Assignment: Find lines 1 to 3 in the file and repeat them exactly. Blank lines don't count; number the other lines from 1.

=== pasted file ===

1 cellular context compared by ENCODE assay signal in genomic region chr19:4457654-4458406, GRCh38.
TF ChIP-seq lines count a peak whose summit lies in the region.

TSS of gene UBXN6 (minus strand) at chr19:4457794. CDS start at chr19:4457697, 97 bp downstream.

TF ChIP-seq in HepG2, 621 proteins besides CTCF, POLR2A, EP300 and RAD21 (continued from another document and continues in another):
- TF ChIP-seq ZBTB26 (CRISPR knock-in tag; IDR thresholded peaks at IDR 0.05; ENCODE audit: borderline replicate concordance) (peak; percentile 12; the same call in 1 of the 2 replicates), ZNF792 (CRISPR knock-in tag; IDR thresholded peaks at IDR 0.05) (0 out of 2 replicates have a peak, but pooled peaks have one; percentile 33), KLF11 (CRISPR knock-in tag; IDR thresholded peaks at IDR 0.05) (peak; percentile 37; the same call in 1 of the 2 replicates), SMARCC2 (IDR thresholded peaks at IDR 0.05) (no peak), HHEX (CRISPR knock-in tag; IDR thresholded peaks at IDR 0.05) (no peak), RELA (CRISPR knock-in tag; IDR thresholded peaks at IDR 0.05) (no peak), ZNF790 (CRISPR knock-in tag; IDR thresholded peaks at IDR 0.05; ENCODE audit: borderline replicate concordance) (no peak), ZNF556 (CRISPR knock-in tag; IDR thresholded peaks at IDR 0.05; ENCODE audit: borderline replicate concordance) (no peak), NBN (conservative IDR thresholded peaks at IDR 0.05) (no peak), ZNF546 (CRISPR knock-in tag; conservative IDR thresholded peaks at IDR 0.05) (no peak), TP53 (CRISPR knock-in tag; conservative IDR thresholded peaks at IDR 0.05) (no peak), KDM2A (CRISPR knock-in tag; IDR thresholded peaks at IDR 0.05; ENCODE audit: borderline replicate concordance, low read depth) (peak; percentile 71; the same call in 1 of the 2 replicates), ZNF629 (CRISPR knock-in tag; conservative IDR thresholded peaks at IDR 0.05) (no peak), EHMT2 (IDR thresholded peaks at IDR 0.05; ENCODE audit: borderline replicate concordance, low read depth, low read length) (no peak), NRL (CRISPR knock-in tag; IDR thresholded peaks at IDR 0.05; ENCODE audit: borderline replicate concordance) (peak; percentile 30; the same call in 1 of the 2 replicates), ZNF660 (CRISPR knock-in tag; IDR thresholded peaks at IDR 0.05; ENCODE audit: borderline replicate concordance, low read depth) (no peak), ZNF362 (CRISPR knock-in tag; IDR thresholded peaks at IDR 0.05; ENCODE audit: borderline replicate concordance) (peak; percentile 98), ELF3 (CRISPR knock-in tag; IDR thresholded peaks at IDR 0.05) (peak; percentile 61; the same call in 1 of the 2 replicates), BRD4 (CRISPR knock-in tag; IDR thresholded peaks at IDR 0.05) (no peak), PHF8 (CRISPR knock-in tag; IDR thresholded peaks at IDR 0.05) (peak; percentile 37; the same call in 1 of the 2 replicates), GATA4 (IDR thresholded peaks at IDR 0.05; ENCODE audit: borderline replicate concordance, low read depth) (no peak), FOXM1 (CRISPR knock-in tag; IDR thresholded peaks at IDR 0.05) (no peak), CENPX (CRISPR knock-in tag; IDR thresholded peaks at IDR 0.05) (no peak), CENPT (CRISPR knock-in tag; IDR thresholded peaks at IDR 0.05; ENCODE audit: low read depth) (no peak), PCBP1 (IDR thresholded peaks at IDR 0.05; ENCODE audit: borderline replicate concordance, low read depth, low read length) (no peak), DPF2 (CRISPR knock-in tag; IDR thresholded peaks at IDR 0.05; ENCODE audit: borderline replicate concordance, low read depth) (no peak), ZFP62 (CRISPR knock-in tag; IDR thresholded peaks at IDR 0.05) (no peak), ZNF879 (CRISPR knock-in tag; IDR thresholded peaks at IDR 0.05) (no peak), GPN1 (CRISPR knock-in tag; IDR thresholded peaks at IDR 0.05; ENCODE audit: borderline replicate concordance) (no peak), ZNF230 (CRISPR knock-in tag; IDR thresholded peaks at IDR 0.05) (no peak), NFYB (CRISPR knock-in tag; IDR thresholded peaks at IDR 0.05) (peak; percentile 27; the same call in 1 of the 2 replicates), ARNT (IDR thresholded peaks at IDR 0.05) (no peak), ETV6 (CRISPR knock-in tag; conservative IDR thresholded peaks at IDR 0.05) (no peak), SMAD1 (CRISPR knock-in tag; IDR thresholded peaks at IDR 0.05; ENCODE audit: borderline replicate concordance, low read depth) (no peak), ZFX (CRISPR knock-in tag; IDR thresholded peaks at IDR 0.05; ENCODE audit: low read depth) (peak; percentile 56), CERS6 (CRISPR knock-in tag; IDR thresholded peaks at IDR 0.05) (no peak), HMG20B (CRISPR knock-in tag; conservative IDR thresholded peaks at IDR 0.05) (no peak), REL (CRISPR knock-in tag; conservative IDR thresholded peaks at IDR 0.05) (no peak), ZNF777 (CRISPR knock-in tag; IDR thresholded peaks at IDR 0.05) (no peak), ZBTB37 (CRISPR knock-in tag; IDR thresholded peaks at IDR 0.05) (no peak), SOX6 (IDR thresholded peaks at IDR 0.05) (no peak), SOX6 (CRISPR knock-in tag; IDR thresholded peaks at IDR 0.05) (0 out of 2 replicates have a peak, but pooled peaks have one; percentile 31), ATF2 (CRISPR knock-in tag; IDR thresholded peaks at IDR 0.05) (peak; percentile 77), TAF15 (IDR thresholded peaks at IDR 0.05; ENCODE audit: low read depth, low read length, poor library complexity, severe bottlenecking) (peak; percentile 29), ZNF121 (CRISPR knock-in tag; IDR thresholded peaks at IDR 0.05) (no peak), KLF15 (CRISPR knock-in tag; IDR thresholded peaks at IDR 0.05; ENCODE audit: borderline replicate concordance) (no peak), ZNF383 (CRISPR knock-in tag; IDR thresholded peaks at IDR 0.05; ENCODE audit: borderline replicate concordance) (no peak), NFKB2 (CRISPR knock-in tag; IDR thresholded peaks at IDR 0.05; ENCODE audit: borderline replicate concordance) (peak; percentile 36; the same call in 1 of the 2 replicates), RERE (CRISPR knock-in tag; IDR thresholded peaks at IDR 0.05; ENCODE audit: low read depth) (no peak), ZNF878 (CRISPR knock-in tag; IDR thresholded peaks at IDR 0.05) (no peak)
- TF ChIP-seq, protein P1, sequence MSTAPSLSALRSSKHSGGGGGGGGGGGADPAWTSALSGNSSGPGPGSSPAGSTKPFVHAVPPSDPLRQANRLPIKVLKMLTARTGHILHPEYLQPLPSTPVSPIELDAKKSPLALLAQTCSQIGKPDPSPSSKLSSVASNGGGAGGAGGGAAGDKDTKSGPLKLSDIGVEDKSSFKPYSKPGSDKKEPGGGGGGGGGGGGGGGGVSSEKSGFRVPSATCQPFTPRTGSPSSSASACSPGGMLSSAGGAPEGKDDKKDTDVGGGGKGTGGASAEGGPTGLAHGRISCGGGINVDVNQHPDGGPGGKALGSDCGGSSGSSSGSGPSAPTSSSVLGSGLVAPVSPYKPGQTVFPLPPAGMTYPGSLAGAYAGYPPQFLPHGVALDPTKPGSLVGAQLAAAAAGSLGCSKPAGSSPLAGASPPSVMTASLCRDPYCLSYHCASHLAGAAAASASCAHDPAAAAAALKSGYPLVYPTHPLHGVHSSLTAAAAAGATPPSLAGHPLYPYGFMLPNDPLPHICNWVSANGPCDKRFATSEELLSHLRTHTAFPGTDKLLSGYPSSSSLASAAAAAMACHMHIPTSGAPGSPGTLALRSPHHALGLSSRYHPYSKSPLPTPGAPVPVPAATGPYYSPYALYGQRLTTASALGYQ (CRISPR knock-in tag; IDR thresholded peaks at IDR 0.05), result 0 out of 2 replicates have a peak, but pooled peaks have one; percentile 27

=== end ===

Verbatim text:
1 cellular context compared by ENCODE assay signal in genomic region chr19:4457654-4458406, GRCh38.
TF ChIP-seq lines count a peak whose summit lies in the region.

TSS of gene UBXN6 (minus strand) at chr19:4457794. CDS start at chr19:4457697, 97 bp downstream.